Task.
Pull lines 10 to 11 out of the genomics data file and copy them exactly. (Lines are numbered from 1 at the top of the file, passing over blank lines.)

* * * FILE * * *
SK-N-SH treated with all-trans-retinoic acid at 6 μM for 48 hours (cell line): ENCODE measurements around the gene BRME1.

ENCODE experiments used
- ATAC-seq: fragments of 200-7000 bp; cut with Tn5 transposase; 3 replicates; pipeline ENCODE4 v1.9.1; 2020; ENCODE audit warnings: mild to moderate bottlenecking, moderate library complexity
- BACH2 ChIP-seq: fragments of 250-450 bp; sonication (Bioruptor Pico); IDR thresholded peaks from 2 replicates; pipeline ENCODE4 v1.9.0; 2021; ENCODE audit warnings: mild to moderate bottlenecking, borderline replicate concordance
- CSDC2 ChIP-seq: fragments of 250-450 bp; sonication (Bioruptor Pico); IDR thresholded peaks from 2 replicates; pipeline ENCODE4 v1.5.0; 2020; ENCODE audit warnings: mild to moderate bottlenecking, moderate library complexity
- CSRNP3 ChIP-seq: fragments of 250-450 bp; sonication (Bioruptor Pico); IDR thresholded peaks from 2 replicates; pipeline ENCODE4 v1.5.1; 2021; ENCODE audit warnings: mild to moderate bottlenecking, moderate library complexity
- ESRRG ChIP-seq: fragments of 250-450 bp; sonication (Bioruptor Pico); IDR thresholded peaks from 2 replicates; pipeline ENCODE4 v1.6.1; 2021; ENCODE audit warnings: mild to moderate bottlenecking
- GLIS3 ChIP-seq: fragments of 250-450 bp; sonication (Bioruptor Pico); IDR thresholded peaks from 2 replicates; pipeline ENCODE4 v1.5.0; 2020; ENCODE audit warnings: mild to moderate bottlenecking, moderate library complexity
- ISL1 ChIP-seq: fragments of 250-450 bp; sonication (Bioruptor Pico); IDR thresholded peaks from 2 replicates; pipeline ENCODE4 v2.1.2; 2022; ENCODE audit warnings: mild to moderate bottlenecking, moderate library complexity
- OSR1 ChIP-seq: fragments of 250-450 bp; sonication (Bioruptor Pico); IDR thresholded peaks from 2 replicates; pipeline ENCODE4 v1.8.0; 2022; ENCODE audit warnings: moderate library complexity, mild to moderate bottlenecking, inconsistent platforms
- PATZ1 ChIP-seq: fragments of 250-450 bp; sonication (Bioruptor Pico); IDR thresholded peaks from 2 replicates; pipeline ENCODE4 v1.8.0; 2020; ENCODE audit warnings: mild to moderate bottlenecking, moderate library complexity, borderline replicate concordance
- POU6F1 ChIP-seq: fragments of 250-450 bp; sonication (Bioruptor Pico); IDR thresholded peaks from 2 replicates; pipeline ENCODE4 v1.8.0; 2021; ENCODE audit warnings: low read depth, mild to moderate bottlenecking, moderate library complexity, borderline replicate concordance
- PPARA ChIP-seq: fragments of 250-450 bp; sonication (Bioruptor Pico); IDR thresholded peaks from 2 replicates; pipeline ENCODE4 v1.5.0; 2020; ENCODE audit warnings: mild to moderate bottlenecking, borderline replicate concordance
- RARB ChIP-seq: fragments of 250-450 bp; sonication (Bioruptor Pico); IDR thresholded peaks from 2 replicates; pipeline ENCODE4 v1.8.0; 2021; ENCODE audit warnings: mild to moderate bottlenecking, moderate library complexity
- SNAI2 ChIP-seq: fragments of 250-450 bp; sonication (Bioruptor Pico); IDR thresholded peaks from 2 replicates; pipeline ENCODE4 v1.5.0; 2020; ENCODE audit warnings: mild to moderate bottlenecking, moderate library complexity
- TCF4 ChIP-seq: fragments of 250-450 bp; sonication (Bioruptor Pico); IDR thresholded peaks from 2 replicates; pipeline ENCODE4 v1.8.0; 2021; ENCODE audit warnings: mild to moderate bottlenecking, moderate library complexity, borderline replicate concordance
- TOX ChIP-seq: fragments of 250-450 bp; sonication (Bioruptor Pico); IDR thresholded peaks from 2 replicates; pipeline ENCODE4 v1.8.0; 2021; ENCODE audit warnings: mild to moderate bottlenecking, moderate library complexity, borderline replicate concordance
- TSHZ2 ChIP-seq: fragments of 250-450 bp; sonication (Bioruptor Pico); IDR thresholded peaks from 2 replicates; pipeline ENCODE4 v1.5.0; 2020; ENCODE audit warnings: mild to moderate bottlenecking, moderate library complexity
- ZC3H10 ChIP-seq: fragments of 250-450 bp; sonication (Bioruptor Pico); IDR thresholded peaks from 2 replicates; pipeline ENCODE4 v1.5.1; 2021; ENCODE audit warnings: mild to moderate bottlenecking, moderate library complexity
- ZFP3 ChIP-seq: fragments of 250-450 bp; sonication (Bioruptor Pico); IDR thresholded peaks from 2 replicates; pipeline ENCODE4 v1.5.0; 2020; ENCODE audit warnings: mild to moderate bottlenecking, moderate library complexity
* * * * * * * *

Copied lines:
- OSR1 ChIP-seq: fragments of 250-450 bp; sonication (Bioruptor Pico); IDR thresholded peaks from 2 replicates; pipeline ENCODE4 v1.8.0; 2022; ENCODE audit warnings: moderate library complexity, mild to moderate bottlenecking, inconsistent platforms
- PATZ1 ChIP-seq: fragments of 250-450 bp; sonication (Bioruptor Pico); IDR thresholded peaks from 2 replicates; pipeline ENCODE4 v1.8.0; 2020; ENCODE audit warnings: mild to moderate bottlenecking, moderate library complexity, borderline replicate concordance